30 years on! Evergreen collages pay tribute to LGBTI rights and homosexual law reform

The signing of the Homosexual Law Reform Act on the 11 July 1986 was a pivotal moment in the fight for equality and human rights for gay, lesbian, bisexual, transgender and intersex people. The Act decriminalised sexual relations between gay men 16 years and over, but it was also hugely important in terms of the ongoing battle towards equality for all. That’s why so many lesbian, transgender, bisexual and intersex people joined in the campaign.

The battle for Homosexual law reform was fought on many fronts, by many people. Often important strategies, plans and protests were made in clubs, bars and coffee houses throughout New Zealand. One place was the Evergreen Coffee Lounge in Vivian Street, Wellington. During the years leading up to homosexual law reform the café hosted informal gatherings where gay rights were openly discussed. A set of collages made by Chrissy Witoko, the café’s proprietor and transgender ‘Queen of Wellington’,  feature many people who were instrumental to achieving the reform. Featured on the top left of the panel below is Fran Wilde the MP who pushed the Homosexual Law Reform through parliament, and below her is Malcolm Vaughan – a gay rights advocate both before the Act was passed and after.

Collaged panel, circa 1996, Wellington, by Chrissy Witoko (1944 - 2002). Gift of the Witoko family in memory of Chrissy Witoko, 2012. Te Papa (GH015955)

Collage, circa 1996, Wellington, by Chrissy Witoko (1944 – 2002). Gift of the Witoko family in memory of Chrissy Witoko, 2012. Te Papa (GH015955)

 

The panels reflect many important events that mark the changing focus of gay liberation in New Zealand. The Evergreen continued to be a place of discussion and debate. It was also home to a Gay and Lesbian Community Centre between 1986 – 1989 – run by volunteers, it offered support along with coffee and cake.

Gay activists continued to take to the streets to fight for social rights and freedom but the emphasis shifted in the 1990s to a more carnival-like party atmosphere. Many of these events are featured in Chrissy’s panels including Auckland’s Hero Parade (1994 – 2001) and Wellington’s Devotion Festival. As Historian Chris Brickell writes in his book Mates & Lovers, ‘there was a political edge: the parade promoted safer sex and queered the otherwise heterosexual streets’.

Collaged panel featuring Auckland's Hero festivities, (1986-1989), Wellington, made by Chrissy Witoko. Gift of the Witoko family in memory of Chrissy Witoko, 2012. Te Papa (GH015967)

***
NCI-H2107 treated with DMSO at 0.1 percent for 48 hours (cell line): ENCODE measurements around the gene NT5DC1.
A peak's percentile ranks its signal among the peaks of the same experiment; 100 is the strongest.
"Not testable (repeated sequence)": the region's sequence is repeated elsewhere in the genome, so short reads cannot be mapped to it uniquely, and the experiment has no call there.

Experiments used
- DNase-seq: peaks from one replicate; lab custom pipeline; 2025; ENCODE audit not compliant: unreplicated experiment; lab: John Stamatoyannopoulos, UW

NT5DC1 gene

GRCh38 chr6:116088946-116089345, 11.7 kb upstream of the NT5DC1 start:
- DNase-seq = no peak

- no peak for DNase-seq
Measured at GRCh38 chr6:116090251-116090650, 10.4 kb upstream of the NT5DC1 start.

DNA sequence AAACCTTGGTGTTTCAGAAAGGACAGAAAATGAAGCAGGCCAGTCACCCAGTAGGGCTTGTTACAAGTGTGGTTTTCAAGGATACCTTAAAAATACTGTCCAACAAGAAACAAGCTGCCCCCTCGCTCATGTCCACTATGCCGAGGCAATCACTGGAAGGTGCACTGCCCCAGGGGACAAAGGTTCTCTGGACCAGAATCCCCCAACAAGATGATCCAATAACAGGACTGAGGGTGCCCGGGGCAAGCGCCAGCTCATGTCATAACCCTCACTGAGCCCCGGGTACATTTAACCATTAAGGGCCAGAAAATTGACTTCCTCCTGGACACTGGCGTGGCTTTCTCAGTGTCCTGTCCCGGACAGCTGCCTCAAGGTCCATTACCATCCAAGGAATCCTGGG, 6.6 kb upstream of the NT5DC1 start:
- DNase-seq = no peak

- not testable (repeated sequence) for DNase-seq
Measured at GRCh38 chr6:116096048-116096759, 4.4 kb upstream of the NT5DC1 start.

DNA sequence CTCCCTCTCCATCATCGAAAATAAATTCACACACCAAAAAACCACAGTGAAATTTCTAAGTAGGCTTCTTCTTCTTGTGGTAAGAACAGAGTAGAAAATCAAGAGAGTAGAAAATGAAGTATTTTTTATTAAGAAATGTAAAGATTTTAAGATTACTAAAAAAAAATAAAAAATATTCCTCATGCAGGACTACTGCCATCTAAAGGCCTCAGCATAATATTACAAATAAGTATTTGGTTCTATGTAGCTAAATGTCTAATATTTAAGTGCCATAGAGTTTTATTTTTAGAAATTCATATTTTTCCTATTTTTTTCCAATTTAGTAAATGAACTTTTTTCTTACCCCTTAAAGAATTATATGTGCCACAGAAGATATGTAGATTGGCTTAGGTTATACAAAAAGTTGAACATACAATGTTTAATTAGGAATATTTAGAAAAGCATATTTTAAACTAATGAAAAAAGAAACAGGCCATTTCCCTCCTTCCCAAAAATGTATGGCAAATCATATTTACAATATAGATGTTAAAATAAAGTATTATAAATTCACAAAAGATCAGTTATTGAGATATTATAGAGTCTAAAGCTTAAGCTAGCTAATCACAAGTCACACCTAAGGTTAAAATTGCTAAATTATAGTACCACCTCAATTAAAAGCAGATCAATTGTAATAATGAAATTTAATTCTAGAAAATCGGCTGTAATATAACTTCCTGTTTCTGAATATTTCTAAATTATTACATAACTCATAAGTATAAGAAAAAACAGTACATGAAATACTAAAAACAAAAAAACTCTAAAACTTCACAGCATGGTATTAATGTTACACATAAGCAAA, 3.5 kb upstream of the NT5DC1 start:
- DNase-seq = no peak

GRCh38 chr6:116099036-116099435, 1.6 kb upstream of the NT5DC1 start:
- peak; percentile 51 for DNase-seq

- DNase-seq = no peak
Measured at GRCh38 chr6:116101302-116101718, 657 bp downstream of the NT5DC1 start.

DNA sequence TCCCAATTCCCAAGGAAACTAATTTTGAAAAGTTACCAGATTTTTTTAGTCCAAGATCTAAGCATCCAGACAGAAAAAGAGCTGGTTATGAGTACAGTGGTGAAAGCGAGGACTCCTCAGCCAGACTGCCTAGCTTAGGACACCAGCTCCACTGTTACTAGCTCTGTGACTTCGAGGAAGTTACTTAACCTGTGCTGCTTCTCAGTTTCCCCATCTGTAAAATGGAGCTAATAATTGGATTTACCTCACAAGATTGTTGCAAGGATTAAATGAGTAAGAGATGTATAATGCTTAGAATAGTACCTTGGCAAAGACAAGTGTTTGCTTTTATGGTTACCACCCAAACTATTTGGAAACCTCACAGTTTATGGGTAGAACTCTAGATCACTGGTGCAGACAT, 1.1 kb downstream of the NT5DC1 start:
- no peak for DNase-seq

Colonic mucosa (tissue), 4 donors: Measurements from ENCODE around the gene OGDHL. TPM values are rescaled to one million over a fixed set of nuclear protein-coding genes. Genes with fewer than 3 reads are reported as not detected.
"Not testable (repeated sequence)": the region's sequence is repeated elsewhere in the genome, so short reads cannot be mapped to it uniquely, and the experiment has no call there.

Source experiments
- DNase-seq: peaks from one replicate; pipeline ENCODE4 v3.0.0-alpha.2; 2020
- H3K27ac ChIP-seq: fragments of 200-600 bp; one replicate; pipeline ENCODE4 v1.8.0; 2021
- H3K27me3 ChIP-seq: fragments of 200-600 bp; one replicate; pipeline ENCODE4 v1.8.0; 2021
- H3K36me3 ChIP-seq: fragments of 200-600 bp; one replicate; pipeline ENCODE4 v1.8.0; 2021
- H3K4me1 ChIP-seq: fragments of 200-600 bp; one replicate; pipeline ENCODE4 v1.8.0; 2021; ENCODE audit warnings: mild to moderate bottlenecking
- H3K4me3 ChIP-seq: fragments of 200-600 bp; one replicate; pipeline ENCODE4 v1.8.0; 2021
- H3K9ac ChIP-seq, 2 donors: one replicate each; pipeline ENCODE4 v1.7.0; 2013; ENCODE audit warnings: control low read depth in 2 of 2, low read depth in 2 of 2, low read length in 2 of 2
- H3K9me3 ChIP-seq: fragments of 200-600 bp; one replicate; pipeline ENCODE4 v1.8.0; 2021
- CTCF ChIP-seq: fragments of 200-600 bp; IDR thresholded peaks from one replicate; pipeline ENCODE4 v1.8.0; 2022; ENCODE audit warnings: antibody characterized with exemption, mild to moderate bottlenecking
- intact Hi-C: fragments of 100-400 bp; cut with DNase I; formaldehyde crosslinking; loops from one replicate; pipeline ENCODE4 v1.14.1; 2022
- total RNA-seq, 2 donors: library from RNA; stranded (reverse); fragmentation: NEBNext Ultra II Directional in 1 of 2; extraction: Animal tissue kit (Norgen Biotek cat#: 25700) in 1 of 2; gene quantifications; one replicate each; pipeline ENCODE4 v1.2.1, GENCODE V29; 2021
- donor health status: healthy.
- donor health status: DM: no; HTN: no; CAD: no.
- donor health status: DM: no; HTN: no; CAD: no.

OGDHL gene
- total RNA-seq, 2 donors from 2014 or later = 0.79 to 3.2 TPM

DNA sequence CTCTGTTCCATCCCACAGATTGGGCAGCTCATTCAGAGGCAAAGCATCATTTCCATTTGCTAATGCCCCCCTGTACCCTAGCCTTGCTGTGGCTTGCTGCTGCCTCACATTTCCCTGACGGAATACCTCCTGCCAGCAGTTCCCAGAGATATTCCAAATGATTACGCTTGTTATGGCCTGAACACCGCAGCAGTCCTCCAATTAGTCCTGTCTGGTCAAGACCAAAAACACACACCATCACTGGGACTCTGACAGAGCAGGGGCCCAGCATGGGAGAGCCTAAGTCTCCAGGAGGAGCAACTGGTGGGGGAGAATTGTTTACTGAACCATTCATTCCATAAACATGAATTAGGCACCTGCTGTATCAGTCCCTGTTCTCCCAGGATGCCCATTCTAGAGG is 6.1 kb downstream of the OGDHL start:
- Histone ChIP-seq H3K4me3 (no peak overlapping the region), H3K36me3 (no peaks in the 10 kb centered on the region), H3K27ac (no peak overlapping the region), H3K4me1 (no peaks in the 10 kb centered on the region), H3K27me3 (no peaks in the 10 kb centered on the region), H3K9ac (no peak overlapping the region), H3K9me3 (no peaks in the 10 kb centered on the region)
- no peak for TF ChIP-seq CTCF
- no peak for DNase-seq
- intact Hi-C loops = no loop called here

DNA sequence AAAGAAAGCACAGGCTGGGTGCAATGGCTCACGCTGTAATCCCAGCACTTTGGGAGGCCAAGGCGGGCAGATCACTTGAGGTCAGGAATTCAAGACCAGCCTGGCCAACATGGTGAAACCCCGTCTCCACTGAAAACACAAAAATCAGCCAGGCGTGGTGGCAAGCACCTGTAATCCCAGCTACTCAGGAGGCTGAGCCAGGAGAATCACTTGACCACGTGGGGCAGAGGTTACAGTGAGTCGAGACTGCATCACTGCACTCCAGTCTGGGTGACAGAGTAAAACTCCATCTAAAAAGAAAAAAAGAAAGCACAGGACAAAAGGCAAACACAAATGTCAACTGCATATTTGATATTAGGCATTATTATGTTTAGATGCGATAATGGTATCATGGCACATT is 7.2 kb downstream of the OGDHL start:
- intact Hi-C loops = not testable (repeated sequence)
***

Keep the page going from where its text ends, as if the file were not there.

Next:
Collage featuring Auckland’s Hero festivities, (1986-1989), made by Chrissy Witoko (1944 – 2002). Gift of the Witoko family in memory of Chrissy Witoko, 2012. Te Papa (GH015967)

 

Collage featuring Wellington's Devotion festivities, circa 1997, by Chrissy Witoko (1944 - 2002). Gift of the Witoko family in memory of Chrissy Witoko, 2012. Te Papa (GH015952)

Collage featuring Wellington’s Devotion festivities, circa 1997, by Chrissy Witoko (1944 – 2002). Gift of the Witoko family in memory of Chrissy Witoko, 2012. Te Papa (GH015952)

 

A panel created in 1998 highlights another shift in focus for the gay community. This panel showcases the Awhina Centre’s World AIDS Days variety concert. Awhina is the Wellington centre for the New Zealand AIDS Foundation, an organisation that was born out of the gay community’s response to AIDS in the early 1980s.  As it happens, the concert was held at Te Papa and photographs of several Te Papa staff members were included.

Collaged panel, circa 1998 Wellington, by Chrissy Witoko (1944 - 2002). Gift of the Witoko family in memory of Chrissy Witoko, 2012. Te Papa (GH015962)

Collage, circa 1998 Wellington, by Chrissy Witoko (1944 – 2002). Gift of the Witoko family in memory of Chrissy Witoko, 2012. Te Papa (GH015962)

 

30 years on, it’s hard to believe how contentious and difficult the fight for Homosexual law reform was. At the time, same sex marriage was a distant dream, and many would never have believed transitioning from one gender to another would be so open. But there is still more to achieve and many LGBTI people deal with ignorance and prejudice on a regular basis. Even so, now is the time to celebrate and pay tribute to what has been achieved. It took guts and determination, something Chrissy had in abundance. The panels Chrissy created and hung in her coffee lounge showcase her life, family and friends, and many of her achievements but perhaps most importantly they represent the whirlwind of activities, the hard slog, the strong people, the tough times, and the celebratory moments of gay liberation in the 20th century.

To find out more about the Evergreen Coffee Lounge and Chrissy Witoko go to Queen of the Evergreen, Collections Online, or if you would like to contact me about the Remembering the Evergreen project email Evergreen@tepapa.govt.nz

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